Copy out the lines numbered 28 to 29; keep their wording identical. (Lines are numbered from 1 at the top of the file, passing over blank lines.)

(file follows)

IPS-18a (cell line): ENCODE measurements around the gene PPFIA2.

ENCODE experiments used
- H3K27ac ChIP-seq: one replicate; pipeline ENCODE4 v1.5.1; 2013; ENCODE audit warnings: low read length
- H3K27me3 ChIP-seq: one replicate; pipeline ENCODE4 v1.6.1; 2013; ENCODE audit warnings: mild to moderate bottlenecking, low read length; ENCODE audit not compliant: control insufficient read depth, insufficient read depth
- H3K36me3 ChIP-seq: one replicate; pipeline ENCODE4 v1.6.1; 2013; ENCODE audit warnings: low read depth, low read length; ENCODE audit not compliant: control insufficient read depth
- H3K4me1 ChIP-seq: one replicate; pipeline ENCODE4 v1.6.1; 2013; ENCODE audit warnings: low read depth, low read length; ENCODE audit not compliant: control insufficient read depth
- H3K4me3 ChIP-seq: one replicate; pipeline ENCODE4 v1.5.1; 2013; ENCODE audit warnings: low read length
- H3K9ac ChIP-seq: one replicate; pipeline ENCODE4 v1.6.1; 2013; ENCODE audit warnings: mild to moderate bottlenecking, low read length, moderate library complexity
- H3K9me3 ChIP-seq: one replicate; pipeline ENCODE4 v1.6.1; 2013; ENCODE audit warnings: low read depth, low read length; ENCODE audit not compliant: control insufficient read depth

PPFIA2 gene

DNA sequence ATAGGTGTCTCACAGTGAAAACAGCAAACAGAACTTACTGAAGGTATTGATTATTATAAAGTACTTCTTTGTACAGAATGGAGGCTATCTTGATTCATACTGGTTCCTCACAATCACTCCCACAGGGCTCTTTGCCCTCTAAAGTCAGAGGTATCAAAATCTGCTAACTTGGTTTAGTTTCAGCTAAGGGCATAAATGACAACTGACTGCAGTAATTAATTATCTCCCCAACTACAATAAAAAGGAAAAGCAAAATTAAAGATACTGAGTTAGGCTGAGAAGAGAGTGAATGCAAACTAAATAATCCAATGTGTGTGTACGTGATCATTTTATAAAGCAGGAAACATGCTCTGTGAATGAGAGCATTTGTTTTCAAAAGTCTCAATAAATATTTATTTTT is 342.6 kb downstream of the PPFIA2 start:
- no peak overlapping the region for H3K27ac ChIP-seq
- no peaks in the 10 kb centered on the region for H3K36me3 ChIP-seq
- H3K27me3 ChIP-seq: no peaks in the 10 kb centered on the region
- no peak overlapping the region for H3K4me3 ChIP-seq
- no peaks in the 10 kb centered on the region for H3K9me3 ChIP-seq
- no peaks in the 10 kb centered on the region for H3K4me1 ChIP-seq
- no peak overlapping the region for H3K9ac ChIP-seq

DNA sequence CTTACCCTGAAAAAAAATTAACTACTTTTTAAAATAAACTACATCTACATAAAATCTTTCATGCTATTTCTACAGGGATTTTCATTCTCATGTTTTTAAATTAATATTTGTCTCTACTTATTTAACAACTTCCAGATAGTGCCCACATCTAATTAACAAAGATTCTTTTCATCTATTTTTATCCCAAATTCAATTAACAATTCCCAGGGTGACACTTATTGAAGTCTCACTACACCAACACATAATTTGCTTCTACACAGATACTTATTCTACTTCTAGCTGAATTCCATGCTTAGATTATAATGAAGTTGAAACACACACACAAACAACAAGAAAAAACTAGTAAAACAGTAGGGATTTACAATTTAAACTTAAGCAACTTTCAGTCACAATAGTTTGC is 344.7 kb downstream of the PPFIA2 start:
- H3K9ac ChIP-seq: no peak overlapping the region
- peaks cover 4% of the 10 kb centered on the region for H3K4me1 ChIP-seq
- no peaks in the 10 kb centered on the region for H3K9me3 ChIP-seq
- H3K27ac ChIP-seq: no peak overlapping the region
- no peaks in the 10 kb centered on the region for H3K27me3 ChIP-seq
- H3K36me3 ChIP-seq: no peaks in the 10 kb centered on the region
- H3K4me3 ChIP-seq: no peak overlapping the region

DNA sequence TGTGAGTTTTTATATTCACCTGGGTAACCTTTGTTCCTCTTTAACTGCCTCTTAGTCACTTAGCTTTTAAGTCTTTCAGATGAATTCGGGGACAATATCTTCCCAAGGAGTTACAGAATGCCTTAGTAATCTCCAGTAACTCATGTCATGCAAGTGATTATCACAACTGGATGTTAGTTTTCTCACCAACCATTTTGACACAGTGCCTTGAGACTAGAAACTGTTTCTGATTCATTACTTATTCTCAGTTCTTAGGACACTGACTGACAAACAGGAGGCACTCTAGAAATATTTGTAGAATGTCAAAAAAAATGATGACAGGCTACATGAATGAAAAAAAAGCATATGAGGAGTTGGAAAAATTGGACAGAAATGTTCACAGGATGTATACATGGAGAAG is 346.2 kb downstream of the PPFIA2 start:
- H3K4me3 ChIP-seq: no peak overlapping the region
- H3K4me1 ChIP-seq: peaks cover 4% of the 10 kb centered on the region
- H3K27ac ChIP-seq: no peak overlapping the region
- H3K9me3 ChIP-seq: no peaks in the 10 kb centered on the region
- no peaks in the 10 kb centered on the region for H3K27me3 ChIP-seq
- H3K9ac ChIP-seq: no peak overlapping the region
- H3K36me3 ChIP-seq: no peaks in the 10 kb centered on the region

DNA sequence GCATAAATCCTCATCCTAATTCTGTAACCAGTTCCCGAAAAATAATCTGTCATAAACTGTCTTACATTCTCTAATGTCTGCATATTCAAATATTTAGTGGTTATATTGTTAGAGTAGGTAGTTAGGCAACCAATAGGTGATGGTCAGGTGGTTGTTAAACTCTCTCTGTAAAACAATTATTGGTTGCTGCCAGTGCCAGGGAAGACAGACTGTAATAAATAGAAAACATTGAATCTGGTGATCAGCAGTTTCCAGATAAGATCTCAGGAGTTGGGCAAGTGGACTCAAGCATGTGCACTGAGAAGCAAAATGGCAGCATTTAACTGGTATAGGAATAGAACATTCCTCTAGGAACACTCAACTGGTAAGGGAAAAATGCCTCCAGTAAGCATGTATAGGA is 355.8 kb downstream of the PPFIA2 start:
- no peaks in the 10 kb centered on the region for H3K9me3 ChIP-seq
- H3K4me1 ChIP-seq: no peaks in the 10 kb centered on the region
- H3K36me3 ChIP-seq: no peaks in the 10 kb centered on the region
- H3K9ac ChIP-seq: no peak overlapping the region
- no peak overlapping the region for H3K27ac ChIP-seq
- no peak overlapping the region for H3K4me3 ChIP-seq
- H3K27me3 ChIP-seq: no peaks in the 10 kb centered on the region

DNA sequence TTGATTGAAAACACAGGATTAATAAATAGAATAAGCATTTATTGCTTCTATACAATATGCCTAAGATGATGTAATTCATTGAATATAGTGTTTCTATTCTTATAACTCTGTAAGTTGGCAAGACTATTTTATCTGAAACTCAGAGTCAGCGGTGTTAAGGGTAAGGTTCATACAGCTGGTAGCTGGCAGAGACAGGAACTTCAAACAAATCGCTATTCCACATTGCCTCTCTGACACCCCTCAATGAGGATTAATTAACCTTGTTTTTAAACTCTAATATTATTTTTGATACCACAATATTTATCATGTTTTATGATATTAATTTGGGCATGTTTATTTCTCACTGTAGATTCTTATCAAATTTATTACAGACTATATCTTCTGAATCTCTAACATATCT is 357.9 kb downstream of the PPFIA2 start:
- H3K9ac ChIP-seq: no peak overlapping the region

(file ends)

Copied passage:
- H3K4me3 ChIP-seq: no peak overlapping the region
- H3K4me1 ChIP-seq: peaks cover 4% of the 10 kb centered on the region